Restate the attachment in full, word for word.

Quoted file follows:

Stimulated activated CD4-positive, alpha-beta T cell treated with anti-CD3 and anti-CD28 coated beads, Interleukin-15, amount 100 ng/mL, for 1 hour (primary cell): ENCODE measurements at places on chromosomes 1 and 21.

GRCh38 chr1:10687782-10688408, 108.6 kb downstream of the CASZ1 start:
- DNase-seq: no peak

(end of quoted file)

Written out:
Stimulated activated CD4-positive, alpha-beta T cell treated with anti-CD3 and anti-CD28 coated beads, Interleukin-15, amount 100 ng/mL, for 1 hour (primary cell): ENCODE measurements at places on chromosomes 1 and 21.

GRCh38 chr1:10687782-10688408, 108.6 kb downstream of the CASZ1 start:
- DNase-seq: no peak